Philip K. Dick
This strategy has been subtly applied to modern theological thinking, possibly, with greater effect than anywhere else in human communication. Maybe that's because it makes us feel smarter when we can define words for people that they didn't already know (even when the meaning that we share would not necessarily pass the test of greater academic scrutiny). Unquestionably, it only makes us feel smarter when we are able to find people who are dumber than us to teach.
So, our method of biblical interpretation (the fancy word is "hermeneutics") winds up largely based upon what we would like words to mean, so that they make perfect sense to us, instead of what they might necessarily mean, which often doesn't.
In 1943, a book was published in Germany (think for just a minute about what kind of social theology might be coming out of Germany in 1943) describing a theory of ecclesiology (another big word that means teaching) that suggests that the book of Deuteronomy was not written by a single person, nor was it part of the Torah in pre-national Israel; but that it was built into the Bible over time (largely during and after the Babylonian exile) by various priests who were trying to justify why things didn't go so well for Israel over the past couple of hundred years.
The reason for this reasoning is pretty simple. If Deuteronomy (and other Texts that are now considered part of the Bible) had been written by men who were trying to salvage a faith that didn't reflect history, then we don't have to embarrass ourselves by trying to justify Texts that we don't understand, either. And, if Deuteronomy (in particular) can be discredited as God's Inspired Word, we are free to re-interpret Genesis through Numbers with a broader understanding, let alone, read the New Testament as a purely independent work.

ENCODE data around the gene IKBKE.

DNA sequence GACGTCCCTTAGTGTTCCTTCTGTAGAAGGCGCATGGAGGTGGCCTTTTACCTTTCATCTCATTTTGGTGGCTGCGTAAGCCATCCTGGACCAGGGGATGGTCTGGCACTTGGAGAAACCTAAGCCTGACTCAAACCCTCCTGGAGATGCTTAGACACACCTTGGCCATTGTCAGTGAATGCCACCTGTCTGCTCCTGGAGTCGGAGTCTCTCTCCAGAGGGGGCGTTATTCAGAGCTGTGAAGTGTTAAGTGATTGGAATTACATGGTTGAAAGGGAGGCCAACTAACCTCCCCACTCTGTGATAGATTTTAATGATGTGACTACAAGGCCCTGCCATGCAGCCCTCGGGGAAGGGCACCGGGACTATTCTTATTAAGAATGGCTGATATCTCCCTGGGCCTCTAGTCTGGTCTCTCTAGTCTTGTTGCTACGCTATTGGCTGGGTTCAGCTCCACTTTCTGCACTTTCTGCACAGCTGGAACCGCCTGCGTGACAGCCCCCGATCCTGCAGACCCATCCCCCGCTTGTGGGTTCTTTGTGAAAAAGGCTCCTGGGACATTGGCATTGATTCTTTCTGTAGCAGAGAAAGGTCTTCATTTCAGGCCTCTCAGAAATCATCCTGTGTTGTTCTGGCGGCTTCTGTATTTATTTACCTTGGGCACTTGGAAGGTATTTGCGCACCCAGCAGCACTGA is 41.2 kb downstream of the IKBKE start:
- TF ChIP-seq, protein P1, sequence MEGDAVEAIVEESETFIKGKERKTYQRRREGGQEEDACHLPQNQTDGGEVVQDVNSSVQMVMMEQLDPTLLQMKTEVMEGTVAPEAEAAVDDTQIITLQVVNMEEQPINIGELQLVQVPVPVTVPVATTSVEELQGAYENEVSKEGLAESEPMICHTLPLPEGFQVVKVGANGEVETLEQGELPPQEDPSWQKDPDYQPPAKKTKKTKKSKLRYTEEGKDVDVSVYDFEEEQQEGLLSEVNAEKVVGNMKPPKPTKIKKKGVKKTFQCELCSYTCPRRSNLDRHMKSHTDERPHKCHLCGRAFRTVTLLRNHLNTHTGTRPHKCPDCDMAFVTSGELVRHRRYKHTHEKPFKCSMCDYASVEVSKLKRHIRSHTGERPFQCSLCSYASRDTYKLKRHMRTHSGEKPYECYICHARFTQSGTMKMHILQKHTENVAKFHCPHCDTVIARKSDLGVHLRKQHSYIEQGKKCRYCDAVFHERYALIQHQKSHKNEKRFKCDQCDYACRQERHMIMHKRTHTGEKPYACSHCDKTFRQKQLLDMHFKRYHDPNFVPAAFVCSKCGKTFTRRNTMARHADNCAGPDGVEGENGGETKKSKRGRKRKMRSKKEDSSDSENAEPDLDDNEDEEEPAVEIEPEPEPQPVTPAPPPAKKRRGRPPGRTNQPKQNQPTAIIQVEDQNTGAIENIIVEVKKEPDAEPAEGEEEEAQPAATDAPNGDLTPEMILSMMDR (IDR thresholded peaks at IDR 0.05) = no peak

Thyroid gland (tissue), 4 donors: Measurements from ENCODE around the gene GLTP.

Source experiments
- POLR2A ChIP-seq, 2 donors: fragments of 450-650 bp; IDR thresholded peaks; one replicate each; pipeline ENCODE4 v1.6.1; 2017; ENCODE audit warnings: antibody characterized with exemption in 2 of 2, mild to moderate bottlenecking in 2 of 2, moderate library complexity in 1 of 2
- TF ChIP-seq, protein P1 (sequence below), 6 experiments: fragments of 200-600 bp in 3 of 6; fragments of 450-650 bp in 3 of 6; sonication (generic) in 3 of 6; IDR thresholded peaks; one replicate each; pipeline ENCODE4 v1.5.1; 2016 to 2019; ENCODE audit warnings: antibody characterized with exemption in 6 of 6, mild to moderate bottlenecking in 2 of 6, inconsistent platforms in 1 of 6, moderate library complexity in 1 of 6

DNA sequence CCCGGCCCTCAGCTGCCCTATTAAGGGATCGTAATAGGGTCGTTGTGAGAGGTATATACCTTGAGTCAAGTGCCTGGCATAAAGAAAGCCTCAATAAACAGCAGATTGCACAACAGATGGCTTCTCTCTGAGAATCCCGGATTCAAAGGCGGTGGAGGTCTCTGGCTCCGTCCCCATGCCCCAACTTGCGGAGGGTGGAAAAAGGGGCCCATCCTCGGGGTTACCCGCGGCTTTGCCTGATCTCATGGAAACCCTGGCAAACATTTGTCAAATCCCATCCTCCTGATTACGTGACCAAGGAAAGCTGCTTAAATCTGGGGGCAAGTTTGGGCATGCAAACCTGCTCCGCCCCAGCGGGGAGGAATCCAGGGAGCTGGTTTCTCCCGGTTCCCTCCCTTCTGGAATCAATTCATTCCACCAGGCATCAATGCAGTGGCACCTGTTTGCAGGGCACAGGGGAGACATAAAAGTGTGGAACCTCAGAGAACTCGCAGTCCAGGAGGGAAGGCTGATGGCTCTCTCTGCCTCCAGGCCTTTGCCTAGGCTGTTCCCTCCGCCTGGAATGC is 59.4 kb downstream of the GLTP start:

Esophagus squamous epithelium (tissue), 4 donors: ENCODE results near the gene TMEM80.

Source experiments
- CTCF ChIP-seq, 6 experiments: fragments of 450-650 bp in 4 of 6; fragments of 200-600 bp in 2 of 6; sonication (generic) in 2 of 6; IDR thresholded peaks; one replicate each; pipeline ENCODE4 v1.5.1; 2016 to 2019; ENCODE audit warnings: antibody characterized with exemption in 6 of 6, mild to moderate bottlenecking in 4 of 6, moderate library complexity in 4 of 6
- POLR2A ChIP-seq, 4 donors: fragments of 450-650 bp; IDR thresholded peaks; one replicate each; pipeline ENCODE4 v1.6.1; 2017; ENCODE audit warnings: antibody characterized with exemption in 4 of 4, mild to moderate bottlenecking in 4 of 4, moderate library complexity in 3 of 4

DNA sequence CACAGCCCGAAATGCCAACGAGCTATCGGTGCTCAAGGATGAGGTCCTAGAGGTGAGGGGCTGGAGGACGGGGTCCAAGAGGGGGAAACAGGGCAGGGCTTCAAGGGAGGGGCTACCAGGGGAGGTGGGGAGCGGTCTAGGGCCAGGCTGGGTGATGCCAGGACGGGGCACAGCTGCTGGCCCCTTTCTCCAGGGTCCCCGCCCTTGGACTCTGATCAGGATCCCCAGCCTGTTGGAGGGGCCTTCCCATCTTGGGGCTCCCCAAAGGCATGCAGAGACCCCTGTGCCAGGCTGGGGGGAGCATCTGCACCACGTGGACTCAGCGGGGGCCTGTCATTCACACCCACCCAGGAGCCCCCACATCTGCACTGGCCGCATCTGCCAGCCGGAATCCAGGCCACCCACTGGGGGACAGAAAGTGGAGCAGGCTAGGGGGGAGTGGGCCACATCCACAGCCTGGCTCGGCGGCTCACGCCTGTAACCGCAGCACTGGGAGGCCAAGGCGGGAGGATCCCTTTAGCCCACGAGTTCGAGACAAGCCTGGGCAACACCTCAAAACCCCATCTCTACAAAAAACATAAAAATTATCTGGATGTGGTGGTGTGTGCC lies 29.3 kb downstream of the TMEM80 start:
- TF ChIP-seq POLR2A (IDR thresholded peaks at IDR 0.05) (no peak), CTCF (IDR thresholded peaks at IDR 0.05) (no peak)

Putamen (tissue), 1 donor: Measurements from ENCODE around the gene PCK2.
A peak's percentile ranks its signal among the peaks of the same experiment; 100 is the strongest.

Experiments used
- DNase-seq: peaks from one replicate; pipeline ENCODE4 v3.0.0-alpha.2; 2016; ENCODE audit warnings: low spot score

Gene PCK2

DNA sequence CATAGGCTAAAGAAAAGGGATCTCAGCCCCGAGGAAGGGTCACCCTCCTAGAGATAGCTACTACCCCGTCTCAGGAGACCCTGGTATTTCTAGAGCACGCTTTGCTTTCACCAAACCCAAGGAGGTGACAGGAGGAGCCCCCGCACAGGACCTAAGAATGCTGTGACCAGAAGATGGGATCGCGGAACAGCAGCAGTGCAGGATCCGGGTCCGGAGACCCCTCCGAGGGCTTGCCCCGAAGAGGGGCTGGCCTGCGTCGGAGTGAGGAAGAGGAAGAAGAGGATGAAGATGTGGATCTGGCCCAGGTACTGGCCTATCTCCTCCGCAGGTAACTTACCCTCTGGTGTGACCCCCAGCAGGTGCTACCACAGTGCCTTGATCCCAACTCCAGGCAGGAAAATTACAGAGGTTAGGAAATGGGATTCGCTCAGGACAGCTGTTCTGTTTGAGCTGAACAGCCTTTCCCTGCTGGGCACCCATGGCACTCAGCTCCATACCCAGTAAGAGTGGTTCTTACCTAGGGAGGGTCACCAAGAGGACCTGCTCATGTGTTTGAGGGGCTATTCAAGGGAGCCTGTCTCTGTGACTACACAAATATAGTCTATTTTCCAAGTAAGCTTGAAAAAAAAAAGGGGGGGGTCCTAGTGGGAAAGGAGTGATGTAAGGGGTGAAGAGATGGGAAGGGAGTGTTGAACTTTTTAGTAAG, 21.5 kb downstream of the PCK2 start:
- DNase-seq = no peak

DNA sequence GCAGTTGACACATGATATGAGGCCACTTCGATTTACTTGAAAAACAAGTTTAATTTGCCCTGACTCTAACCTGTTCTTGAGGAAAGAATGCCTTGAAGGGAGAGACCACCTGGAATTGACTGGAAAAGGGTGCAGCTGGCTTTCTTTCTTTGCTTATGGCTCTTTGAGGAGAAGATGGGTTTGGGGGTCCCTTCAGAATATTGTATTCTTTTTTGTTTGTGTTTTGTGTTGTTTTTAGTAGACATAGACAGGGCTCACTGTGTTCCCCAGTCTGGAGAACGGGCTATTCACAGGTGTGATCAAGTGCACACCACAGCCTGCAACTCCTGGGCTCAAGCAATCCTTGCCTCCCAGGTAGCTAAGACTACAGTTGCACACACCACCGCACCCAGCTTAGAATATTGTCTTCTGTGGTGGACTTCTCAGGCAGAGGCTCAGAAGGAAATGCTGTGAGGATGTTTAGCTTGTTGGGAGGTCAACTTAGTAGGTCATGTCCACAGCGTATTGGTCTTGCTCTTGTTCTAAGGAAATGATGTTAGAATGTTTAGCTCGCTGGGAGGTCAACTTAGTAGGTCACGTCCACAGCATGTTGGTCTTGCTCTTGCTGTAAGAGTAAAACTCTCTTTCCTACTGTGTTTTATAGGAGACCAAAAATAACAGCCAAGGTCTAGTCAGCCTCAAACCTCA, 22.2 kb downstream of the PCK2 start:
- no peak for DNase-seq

The Deuteronomistic approach also assumes that the people of Israel were largely just as illiterate as western cultures during the Seleucid Period (when Israel faced some of its darkest days of oppression). Historical and archaeological evidences don't support this at all. In fact, the same schools of modern theology that suggest that priests were able to slip in new ideas to an ignorant population, conclude that their survival as a distinctive people was due to their strong emphasis on education and the memorization of large swaths of Scripture.
What is both frightening and disappointing is that, since the 1960's, Deuteronomism has been taught in most major theological schools as a reasonable explanation of biblical inconsistencies. The reason for this is simple: it's easier to explain something away than it is to understand it.
Why is there so little sense of biblical authority among believers today? It is because the Bible is used only to justify what we believe now, instead of to grow to understand what it was intended to say.